Moving into America's Largest Home - Biltmore
Arrow Left BACK TO BLOG

Moving into America’s Largest Home

All Things Biltmore • 10/01/19

Written By Amy Dangelico

Almost a century and a quarter ago this month, George Vanderbilt moved into Biltmore House.

Have you ever moved into a custom-designed new home? If you have, you know that the punch list never seems quite buttoned-up on moving day. Little details seem to linger even after the last box is unpacked—and it was no different for the owner of America’s Largest Home.

Archival image of Biltmore House under construction, May 8, 1894
Archival image of Biltmore House under construction, May 8, 1894

Ground was broken in 1889, and during the course of the six years that followed, George Vanderbilt had been in close touch with his supervising architect Richard Sharp Smith, Biltmore House lead architect Richard Morris Hunt, and landscape architect Frederick Law Olmsted. Hunt passed away in August 1895, just months before completion of the house, but Sharp Smith was able to complete the plan.

Archival image of the Brick Farm House, circa 1889
Archival image of the Brick Farm House, circa 1889

When he came to stay for periods of time at the construction site, George Vanderbilt stayed in what was called the Brick Farm House, a property he purchased from Asheville entrepreneur B. J. Alexander in 1889. Sharp Smith renovated the property, which included a mill and farm buildings, so that it was comfortable enough to accommodate Vanderbilt and his project team when they visited to check on the estate’s progress.

In the months leading up to the official opening, carpentry and cabinetry were among the final touches. With George Vanderbilt’s move-in scheduled for October, archival information shows that Richard Sharp Smith hired 16 additional cabinetmakers to speed up progress.

Biltmore House contractors, including Richard Sharp Smith (second from right), circa 1892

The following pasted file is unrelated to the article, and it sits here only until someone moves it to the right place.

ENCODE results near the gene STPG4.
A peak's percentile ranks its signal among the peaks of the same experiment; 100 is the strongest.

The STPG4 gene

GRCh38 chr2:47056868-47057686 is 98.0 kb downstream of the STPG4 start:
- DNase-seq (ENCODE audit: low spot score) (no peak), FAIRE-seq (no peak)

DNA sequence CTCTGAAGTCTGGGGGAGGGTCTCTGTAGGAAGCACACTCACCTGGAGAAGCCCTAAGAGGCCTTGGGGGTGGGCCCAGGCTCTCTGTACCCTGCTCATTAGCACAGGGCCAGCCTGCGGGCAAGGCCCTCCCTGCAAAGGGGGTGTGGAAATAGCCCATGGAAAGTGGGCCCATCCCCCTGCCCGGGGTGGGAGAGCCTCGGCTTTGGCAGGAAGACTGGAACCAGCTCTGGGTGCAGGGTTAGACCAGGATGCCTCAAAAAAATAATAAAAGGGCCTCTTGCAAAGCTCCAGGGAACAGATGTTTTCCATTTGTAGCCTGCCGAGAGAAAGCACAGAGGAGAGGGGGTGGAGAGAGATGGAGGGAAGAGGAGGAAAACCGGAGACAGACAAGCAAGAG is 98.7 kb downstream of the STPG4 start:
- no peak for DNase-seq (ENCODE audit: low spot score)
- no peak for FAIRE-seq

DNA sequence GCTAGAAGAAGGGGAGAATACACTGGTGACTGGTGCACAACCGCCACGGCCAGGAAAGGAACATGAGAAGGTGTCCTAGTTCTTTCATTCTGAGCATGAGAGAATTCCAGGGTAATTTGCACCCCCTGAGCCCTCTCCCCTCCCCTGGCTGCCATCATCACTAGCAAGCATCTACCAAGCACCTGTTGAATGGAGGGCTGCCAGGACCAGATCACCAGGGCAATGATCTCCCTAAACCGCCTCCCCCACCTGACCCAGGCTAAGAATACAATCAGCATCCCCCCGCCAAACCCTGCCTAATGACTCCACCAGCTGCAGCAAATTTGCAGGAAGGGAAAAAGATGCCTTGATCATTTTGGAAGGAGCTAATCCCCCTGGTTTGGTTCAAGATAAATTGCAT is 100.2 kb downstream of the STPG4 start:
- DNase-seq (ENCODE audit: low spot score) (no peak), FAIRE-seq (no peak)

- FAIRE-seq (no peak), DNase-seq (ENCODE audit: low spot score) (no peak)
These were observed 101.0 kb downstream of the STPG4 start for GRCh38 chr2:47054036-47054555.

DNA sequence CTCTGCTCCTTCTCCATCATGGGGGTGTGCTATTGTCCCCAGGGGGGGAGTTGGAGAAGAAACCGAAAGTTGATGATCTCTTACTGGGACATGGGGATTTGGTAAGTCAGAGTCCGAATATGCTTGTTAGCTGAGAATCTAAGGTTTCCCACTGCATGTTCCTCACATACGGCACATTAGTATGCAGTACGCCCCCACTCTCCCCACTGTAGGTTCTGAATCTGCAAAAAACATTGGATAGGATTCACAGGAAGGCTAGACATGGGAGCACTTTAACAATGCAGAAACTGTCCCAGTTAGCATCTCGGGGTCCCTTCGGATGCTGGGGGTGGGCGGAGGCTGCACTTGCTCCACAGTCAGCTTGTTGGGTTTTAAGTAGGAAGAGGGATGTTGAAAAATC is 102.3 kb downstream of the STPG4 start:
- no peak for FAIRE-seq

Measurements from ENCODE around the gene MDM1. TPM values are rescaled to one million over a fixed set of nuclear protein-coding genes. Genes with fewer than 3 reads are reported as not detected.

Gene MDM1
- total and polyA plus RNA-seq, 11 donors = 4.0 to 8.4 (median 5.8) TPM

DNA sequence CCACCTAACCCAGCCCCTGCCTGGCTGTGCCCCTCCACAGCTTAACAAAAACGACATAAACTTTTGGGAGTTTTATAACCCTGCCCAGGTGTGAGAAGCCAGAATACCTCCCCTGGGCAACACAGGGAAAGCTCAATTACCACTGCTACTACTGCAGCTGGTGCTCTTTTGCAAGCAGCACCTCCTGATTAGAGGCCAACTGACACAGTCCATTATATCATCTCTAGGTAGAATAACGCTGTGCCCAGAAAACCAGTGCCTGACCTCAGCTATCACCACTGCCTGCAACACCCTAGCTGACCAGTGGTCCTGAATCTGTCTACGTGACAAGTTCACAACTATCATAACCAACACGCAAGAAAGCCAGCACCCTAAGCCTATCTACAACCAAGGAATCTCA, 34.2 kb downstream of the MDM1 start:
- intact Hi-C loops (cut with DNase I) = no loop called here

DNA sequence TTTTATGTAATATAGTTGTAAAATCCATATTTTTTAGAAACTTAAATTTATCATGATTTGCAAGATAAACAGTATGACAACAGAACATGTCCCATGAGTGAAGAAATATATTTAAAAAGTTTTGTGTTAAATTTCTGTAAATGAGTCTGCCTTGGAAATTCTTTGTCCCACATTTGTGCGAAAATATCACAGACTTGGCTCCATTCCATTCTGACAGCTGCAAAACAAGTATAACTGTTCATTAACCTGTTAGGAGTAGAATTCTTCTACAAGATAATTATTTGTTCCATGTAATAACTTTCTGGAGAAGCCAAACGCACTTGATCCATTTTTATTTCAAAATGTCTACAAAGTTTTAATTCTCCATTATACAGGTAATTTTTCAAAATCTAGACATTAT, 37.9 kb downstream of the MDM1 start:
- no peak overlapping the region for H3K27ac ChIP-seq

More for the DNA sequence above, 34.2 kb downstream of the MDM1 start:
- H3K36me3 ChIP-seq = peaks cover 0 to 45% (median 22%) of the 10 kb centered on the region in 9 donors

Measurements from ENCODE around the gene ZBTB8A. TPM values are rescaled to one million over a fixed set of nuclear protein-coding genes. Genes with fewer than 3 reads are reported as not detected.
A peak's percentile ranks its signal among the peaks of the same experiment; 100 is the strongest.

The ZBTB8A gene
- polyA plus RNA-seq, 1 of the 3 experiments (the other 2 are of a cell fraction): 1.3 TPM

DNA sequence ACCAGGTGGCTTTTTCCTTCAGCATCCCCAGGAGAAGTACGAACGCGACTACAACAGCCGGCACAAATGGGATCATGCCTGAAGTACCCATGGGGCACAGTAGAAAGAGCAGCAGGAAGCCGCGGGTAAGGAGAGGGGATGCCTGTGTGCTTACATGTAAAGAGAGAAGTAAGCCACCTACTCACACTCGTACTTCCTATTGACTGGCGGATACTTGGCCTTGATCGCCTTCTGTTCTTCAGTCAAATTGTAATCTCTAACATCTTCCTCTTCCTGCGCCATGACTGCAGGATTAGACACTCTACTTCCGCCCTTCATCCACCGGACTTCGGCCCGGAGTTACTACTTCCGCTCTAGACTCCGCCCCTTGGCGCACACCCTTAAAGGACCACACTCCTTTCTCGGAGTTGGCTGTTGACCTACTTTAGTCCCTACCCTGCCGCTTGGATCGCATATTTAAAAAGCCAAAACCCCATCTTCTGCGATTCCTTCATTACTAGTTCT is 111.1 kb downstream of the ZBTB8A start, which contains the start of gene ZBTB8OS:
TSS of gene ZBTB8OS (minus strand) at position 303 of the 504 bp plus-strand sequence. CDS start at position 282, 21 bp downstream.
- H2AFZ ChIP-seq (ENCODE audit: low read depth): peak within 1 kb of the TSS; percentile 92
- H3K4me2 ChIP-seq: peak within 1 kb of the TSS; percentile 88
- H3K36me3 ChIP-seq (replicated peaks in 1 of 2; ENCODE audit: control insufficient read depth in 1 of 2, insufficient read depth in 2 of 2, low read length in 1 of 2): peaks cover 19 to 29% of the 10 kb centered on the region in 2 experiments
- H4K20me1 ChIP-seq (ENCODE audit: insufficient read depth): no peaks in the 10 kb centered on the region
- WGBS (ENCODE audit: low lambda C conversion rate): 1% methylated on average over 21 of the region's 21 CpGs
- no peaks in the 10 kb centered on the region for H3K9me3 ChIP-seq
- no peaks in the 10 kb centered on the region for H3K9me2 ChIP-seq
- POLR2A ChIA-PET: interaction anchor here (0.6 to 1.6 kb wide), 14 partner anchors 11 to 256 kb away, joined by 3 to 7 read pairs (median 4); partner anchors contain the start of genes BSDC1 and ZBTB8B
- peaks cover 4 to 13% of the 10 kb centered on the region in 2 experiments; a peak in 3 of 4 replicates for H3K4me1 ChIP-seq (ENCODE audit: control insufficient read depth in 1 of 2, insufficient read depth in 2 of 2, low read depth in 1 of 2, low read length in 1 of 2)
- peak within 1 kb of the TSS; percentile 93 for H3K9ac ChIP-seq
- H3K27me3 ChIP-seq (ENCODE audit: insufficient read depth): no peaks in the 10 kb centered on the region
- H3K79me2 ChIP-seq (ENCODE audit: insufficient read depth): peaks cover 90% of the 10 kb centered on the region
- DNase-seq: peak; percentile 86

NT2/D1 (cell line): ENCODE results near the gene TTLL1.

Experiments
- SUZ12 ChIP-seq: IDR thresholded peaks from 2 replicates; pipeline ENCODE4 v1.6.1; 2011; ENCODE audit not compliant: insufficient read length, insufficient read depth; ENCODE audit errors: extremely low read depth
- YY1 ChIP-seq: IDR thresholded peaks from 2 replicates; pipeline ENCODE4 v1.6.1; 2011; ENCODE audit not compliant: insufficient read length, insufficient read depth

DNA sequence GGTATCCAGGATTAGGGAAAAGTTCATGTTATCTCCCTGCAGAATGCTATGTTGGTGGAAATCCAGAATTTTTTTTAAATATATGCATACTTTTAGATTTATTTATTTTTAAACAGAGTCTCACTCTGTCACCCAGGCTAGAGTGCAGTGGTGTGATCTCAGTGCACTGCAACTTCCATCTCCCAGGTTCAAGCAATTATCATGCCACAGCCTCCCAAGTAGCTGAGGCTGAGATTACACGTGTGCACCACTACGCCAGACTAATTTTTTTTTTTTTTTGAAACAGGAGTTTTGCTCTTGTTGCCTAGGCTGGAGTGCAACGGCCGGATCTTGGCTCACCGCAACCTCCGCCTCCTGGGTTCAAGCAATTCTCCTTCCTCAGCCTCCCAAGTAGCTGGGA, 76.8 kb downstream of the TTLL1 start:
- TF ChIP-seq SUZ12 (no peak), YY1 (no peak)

Biltmore House contractors, including Richard Sharp Smith (second from right), circa 1892

On his first night at Biltmore, George Vanderbilt slept in the Bachelors’ Wing because his bedroom wasn’t finished. There was another issue, too, described in the papers of Frederick Law Olmsted:

When the water was turned on in the stable… to get ready for the servants to occupy, it was found that it would not go up to the second floor where the servants [sic] rooms are.

The problem was soon fixed and water flowed a few days later, but there were still a few outstanding details to hammer out. With family and friends expected for Christmas 1895, Sharp Smith hired an additional 10 cabinetmakers in December. While almost all the carpentry was finally completed in 1896, additional cabinetry projects extended into 1897.

View of front façade of Biltmore House
View of front façade of Biltmore House

Today, when you visit Biltmore House, you can see first-hand the incredible attention to detail that went into every aspect of the house. But as you might imagine, even this architectural masterpiece was subject to the challenges faced in any home-building project. By seeing the vision of the project through until the end, George Vanderbilt and his design and construction team created a landmark with enduring quality that we still enjoy today.

3
Leave a Reply

avatar
2 Comment threads
1 Thread replies
0 Followers
 
Most reacted comment
Hottest comment thread
3 Comment authors
Amy DangelicoJenRuth Harmeling Recent comment authors
  Subscribe  
newest oldest most voted
Notify of
Ruth Harmeling
Guest
Ruth Harmeling

I would love to see the Bachelor’s Wing restored and on the regular tour. I’d love to see it restored to what it was like when Cornelia, her husband and children lived there. I think it would be fascinating to see how they lived.

Jen
Guest
Jen

A century and a half? Am I missing something? If he moved into the house in 1895, wouldn’t it just be 124 years?

Purchase Tickets

Buy Tickets